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observed is that this law has been in place for 20 years. and if civil litigation is the most effective means of achieving compliance, then why are not more individuals with disabilities suing? i think individuals with disabilities do not they patronize and do business with. what that has surmised to me is we as government are failing our individuals with disabilities and our small businesses by putting them in this adversarial relationship to ultimately achieve compliance. and so it is incumbent upon us to look at areas where we need to do improvements for ourselves and when i say we, that is the greater weight of the
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government, local, state, and federal. what we have seen since our office and supervisor david chiu had mentioned, his time on the small business commission, businesses that have opened -- recently opened, a high percentage of restaurants are minority-owned. businesses are sued by the san plaintiff and planned as often returned to the same area and recirculate. the average settlement is around $20,000. we have seen that and since 2002, i'm a proximate -- i am in
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approximating we have 400 businesses that have been sued. going back to last a valid point on the previous white, the lawsuits are averaging $20,000, that has been $8 million that has been played. and this is to the plaintive and a lawyer. i do want to say that our office and we did go through the federal courses and trackpad the lawsuits that were done by our cereal plaintiff. >> this was in san francisco alone? >> this was in san francisco alone.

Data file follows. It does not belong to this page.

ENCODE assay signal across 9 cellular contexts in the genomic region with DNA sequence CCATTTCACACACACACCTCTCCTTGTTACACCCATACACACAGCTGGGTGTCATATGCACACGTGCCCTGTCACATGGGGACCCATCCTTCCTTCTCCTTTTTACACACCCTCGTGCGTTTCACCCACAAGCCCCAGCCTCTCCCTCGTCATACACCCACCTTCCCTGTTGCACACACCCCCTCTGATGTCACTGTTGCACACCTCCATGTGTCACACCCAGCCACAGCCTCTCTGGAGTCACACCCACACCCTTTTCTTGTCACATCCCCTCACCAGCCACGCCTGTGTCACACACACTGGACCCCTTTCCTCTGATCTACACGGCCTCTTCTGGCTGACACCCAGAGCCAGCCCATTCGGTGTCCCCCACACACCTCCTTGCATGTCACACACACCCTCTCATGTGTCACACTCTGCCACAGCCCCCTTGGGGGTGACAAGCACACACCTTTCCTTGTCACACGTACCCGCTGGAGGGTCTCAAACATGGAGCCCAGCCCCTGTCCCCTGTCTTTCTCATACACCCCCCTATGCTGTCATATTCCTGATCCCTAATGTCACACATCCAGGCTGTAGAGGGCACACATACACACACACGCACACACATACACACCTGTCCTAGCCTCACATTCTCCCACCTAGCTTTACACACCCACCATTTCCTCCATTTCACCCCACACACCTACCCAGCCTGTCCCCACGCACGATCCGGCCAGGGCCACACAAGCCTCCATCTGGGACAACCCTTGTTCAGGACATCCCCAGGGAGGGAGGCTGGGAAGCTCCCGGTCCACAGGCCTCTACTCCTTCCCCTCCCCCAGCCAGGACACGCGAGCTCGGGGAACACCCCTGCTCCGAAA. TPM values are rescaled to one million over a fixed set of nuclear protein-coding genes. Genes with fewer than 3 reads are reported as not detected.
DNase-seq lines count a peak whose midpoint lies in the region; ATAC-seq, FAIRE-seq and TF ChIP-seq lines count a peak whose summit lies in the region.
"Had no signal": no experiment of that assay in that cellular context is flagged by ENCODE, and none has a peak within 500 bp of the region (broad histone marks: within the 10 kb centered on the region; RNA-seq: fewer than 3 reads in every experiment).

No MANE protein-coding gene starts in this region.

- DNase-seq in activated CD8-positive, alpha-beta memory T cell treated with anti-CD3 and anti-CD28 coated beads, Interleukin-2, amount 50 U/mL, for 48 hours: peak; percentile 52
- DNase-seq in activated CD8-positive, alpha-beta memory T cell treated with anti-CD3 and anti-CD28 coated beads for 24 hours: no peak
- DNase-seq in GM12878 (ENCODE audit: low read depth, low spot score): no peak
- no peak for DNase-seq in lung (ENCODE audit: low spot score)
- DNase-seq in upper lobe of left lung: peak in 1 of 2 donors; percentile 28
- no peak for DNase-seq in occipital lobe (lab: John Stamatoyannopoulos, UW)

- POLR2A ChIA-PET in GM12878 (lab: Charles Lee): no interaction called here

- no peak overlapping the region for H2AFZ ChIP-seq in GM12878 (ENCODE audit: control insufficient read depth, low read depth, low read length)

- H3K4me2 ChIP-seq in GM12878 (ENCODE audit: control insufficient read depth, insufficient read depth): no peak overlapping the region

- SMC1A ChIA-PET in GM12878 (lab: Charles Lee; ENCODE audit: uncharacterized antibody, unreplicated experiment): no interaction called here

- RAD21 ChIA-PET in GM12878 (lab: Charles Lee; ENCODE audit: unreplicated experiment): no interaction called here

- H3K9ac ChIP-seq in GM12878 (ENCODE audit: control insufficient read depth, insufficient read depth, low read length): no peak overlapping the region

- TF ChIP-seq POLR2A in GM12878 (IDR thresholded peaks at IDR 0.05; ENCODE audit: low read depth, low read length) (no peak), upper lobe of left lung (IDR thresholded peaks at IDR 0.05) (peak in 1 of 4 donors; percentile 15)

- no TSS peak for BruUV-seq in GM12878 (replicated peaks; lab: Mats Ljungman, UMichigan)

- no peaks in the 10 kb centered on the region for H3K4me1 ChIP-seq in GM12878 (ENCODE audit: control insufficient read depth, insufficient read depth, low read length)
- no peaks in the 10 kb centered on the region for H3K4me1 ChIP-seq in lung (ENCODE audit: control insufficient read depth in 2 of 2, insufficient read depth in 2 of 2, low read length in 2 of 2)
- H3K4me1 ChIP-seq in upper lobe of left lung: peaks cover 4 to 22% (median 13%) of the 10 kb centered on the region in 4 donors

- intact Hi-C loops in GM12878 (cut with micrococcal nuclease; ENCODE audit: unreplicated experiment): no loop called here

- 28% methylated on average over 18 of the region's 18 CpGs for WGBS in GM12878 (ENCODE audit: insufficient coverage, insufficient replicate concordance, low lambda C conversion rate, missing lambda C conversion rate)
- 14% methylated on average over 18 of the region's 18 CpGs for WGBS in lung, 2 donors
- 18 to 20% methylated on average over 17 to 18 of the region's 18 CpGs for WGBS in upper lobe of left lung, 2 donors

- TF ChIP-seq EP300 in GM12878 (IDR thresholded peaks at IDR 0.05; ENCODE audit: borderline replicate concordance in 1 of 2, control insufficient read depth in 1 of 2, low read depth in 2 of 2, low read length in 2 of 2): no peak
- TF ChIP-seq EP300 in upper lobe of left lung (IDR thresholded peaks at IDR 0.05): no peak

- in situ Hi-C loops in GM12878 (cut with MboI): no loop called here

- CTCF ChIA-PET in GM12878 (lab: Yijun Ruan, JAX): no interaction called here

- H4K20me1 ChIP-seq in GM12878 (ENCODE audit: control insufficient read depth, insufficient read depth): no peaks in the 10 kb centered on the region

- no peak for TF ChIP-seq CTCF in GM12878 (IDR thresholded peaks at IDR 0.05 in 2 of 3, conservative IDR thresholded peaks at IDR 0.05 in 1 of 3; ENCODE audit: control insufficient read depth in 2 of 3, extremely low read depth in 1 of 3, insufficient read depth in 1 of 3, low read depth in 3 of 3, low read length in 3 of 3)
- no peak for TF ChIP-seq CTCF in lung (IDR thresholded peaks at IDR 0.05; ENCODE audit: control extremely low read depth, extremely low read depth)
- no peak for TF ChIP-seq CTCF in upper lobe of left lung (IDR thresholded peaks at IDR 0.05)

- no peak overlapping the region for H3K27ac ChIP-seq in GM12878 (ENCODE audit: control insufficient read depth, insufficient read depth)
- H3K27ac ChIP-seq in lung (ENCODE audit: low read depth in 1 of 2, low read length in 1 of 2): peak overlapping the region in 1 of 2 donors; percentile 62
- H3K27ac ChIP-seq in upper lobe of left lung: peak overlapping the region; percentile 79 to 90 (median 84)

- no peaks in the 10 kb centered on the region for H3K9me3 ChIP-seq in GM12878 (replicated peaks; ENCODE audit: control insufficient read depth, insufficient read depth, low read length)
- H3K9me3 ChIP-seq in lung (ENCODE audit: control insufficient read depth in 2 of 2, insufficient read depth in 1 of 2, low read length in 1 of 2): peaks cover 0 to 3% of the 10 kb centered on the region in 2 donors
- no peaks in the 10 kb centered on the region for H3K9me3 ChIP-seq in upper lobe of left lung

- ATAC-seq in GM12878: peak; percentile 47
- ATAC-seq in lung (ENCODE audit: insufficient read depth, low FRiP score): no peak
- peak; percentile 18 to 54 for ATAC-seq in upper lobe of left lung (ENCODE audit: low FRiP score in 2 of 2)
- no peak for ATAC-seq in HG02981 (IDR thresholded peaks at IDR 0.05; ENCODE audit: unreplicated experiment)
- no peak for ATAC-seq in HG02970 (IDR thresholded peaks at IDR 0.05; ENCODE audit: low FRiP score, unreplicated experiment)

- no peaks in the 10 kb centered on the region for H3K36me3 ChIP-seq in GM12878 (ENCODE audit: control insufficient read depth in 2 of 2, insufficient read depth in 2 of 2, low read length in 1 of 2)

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moving on to slide #4. the office of small business, we created a program working with supervisor cohen chui en david chiu -- carmen chu and david chiu's office. this launced -- launched in 2012. the program contains information that businesses that lists the federal and state laws that govern them. what is a cask program, what to look for in an inspectors, federal ada task credits and deductions a business can take, and informing businesses that their casp inspections can be taken as a text and data -- a
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tax deduction. we want to put together a loan program to help that -- businesses do with improvement and pay for an inspection. and work with the sf bar association to create some initial low-cost consultant for businesses. it should be noted that san francisco is the only city to date that has developed such a program for its small-business says. -- for its small businesses. with the annual mailing sent by the texas treasurer's office to food establishments, we mailed over 3000 food establishments in several different languages, information about needs for accessibility requirements, warnings of the potential lawsuits, and -- until we get
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that information to the businesses. we had three businesses contact us after receiving the mailings. since 2008, our office has conducted 51 presentations and/or workshops. i have listed here that 28 had been city-wide presentations and on the left-hand side is the district and the number of presentations per district. for businesses have access the loan program, 40 businesses have utilized the bar association pose a legal services, we had 25 articles in print media, 10 in the chinese press, seven in the